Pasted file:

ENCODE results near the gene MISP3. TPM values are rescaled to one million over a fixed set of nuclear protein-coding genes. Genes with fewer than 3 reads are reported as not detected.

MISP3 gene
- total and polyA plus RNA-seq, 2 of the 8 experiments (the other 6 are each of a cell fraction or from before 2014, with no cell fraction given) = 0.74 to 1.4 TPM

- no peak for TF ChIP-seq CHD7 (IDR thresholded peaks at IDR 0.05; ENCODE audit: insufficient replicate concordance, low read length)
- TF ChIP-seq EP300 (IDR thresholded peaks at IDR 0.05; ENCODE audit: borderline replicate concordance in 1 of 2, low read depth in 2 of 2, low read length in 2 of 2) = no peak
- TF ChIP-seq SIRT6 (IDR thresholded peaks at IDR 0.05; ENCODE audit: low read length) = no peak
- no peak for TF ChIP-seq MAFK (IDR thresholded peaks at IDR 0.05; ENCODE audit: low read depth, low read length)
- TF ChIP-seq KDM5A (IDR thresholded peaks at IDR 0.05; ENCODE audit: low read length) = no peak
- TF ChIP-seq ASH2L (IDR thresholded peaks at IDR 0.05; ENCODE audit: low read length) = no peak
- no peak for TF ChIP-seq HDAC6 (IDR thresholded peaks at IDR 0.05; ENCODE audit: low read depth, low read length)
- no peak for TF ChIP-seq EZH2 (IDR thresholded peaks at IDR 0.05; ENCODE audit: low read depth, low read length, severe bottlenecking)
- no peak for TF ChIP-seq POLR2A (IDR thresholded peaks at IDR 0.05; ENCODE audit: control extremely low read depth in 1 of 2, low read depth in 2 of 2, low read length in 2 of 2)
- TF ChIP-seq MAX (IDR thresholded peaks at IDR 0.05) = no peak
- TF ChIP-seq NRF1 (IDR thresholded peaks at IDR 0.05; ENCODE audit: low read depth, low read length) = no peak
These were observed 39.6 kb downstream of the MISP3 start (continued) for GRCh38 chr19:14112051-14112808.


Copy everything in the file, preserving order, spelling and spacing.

ENCODE results near the gene MISP3. TPM values are rescaled to one million over a fixed set of nuclear protein-coding genes. Genes with fewer than 3 reads are reported as not detected.

MISP3 gene
- total and polyA plus RNA-seq, 2 of the 8 experiments (the other 6 are each of a cell fraction or from before 2014, with no cell fraction given) = 0.74 to 1.4 TPM

- no peak for TF ChIP-seq CHD7 (IDR thresholded peaks at IDR 0.05; ENCODE audit: insufficient replicate concordance, low read length)
- TF ChIP-seq EP300 (IDR thresholded peaks at IDR 0.05; ENCODE audit: borderline replicate concordance in 1 of 2, low read depth in 2 of 2, low read length in 2 of 2) = no peak
- TF ChIP-seq SIRT6 (IDR thresholded peaks at IDR 0.05; ENCODE audit: low read length) = no peak
- no peak for TF ChIP-seq MAFK (IDR thresholded peaks at IDR 0.05; ENCODE audit: low read depth, low read length)
- TF ChIP-seq KDM5A (IDR thresholded peaks at IDR 0.05; ENCODE audit: low read length) = no peak
- TF ChIP-seq ASH2L (IDR thresholded peaks at IDR 0.05; ENCODE audit: low read length) = no peak
- no peak for TF ChIP-seq HDAC6 (IDR thresholded peaks at IDR 0.05; ENCODE audit: low read depth, low read length)
- no peak for TF ChIP-seq EZH2 (IDR thresholded peaks at IDR 0.05; ENCODE audit: low read depth, low read length, severe bottlenecking)
- no peak for TF ChIP-seq POLR2A (IDR thresholded peaks at IDR 0.05; ENCODE audit: control extremely low read depth in 1 of 2, low read depth in 2 of 2, low read length in 2 of 2)
- TF ChIP-seq MAX (IDR thresholded peaks at IDR 0.05) = no peak
- TF ChIP-seq NRF1 (IDR thresholded peaks at IDR 0.05; ENCODE audit: low read depth, low read length) = no peak
These were observed 39.6 kb downstream of the MISP3 start (continued) for GRCh38 chr19:14112051-14112808.